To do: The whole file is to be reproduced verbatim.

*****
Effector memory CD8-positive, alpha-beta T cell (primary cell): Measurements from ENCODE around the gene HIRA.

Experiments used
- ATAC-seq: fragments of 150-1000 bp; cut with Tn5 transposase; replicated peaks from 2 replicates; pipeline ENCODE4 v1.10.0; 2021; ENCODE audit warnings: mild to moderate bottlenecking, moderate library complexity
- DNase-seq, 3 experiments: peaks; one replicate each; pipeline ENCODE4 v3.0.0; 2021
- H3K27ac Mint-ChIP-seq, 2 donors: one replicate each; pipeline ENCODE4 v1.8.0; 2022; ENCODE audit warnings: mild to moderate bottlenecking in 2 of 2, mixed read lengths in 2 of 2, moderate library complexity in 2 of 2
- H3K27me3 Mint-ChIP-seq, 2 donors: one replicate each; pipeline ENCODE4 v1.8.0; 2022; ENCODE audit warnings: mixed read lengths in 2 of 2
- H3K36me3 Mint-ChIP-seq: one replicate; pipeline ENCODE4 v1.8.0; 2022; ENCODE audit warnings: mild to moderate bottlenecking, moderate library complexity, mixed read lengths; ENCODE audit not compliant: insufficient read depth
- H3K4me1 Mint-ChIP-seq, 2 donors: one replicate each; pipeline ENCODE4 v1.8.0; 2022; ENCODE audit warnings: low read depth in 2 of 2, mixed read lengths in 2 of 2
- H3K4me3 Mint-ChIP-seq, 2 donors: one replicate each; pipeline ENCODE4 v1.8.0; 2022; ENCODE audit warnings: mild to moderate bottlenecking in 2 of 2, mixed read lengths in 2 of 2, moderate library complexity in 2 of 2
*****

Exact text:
Effector memory CD8-positive, alpha-beta T cell (primary cell): Measurements from ENCODE around the gene HIRA.

Experiments used
- ATAC-seq: fragments of 150-1000 bp; cut with Tn5 transposase; replicated peaks from 2 replicates; pipeline ENCODE4 v1.10.0; 2021; ENCODE audit warnings: mild to moderate bottlenecking, moderate library complexity
- DNase-seq, 3 experiments: peaks; one replicate each; pipeline ENCODE4 v3.0.0; 2021
- H3K27ac Mint-ChIP-seq, 2 donors: one replicate each; pipeline ENCODE4 v1.8.0; 2022; ENCODE audit warnings: mild to moderate bottlenecking in 2 of 2, mixed read lengths in 2 of 2, moderate library complexity in 2 of 2
- H3K27me3 Mint-ChIP-seq, 2 donors: one replicate each; pipeline ENCODE4 v1.8.0; 2022; ENCODE audit warnings: mixed read lengths in 2 of 2
- H3K36me3 Mint-ChIP-seq: one replicate; pipeline ENCODE4 v1.8.0; 2022; ENCODE audit warnings: mild to moderate bottlenecking, moderate library complexity, mixed read lengths; ENCODE audit not compliant: insufficient read depth
- H3K4me1 Mint-ChIP-seq, 2 donors: one replicate each; pipeline ENCODE4 v1.8.0; 2022; ENCODE audit warnings: low read depth in 2 of 2, mixed read lengths in 2 of 2
- H3K4me3 Mint-ChIP-seq, 2 donors: one replicate each; pipeline ENCODE4 v1.8.0; 2022; ENCODE audit warnings: mild to moderate bottlenecking in 2 of 2, mixed read lengths in 2 of 2, moderate library complexity in 2 of 2